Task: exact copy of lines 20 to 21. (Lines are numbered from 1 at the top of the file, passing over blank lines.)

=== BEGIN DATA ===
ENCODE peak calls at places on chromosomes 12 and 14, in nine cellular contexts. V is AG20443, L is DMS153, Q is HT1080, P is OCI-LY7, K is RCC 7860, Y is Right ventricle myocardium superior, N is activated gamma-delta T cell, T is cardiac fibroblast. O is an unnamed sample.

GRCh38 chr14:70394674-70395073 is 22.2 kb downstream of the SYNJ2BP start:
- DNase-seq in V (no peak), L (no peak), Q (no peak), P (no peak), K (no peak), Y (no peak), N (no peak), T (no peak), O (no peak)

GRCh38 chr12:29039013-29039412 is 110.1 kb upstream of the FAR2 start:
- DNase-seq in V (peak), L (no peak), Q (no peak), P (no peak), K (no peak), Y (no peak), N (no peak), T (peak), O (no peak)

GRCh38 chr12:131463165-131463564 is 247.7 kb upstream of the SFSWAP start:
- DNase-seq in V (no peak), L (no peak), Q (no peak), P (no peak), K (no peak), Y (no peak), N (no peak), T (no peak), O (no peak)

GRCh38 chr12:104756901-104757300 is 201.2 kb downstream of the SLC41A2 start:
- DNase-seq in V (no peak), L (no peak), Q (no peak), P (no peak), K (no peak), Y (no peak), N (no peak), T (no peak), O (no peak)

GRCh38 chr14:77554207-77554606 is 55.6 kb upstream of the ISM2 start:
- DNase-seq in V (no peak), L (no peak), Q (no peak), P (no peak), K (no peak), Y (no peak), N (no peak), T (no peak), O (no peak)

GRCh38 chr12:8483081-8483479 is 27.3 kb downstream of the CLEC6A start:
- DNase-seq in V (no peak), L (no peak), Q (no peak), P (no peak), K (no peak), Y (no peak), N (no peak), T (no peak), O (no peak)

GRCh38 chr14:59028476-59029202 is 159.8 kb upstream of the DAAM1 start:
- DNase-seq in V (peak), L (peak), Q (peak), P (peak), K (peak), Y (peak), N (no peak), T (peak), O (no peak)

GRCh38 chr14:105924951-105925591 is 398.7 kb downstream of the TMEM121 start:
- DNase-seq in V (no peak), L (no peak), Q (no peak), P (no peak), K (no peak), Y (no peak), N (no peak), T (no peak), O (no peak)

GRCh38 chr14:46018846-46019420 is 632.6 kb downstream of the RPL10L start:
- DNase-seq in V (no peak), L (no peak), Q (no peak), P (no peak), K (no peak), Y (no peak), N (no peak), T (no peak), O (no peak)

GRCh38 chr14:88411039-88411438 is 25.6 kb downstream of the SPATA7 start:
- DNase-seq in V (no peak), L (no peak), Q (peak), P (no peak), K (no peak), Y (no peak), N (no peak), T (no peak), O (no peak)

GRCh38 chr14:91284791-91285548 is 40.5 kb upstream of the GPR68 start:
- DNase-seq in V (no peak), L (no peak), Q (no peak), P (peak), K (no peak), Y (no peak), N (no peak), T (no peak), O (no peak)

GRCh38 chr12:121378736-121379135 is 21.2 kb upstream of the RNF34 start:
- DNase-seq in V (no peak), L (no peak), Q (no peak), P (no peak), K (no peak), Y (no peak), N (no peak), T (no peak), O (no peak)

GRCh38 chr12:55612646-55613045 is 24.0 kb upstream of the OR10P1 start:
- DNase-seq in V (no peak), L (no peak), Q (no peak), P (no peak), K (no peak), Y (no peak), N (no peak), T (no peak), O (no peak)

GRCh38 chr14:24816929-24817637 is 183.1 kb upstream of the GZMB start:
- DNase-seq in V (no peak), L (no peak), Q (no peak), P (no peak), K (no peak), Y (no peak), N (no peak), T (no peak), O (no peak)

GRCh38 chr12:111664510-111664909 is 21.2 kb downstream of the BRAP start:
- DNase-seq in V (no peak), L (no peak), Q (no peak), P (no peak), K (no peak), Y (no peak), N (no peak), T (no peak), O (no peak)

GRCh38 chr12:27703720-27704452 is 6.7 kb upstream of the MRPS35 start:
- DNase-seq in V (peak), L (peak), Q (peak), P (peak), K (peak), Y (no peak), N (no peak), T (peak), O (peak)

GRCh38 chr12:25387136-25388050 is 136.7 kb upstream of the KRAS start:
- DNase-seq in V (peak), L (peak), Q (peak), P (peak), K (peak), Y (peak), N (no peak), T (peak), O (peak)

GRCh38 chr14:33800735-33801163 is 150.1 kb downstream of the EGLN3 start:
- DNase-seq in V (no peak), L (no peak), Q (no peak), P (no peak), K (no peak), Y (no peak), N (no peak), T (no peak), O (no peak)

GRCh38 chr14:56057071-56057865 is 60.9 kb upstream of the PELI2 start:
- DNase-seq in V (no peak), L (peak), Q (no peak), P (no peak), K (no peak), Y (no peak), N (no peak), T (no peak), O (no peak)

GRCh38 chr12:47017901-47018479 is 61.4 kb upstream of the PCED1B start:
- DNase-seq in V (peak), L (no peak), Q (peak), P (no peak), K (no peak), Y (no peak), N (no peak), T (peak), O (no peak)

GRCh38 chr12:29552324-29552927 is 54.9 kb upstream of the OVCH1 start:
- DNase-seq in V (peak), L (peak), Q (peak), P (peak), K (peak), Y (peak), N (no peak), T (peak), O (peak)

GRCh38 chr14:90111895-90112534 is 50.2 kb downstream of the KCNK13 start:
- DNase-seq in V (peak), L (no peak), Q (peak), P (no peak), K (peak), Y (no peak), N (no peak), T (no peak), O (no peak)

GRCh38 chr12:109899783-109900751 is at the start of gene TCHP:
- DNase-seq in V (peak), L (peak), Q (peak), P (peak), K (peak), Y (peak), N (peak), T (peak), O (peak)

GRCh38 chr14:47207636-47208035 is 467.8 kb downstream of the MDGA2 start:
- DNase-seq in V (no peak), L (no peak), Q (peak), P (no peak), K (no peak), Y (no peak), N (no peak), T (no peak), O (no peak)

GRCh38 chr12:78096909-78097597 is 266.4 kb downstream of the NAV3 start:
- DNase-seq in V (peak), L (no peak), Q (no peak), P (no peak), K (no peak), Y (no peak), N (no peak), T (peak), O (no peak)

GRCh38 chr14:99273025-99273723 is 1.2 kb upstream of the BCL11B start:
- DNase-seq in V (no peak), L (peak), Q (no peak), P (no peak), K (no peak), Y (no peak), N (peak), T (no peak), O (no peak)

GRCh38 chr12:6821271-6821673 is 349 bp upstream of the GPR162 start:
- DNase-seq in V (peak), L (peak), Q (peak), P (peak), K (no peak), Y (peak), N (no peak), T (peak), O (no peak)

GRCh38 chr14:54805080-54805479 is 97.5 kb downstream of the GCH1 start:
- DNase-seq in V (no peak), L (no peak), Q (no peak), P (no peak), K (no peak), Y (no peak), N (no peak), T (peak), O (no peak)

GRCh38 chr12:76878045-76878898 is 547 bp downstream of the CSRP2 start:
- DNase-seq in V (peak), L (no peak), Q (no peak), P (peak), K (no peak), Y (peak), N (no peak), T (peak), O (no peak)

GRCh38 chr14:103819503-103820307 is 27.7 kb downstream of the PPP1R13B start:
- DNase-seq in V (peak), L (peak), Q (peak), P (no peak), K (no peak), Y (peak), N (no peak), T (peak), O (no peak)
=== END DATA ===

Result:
GRCh38 chr14:88411039-88411438 is 25.6 kb downstream of the SPATA7 start:
- DNase-seq in V (no peak), L (no peak), Q (peak), P (no peak), K (no peak), Y (no peak), N (no peak), T (no peak), O (no peak)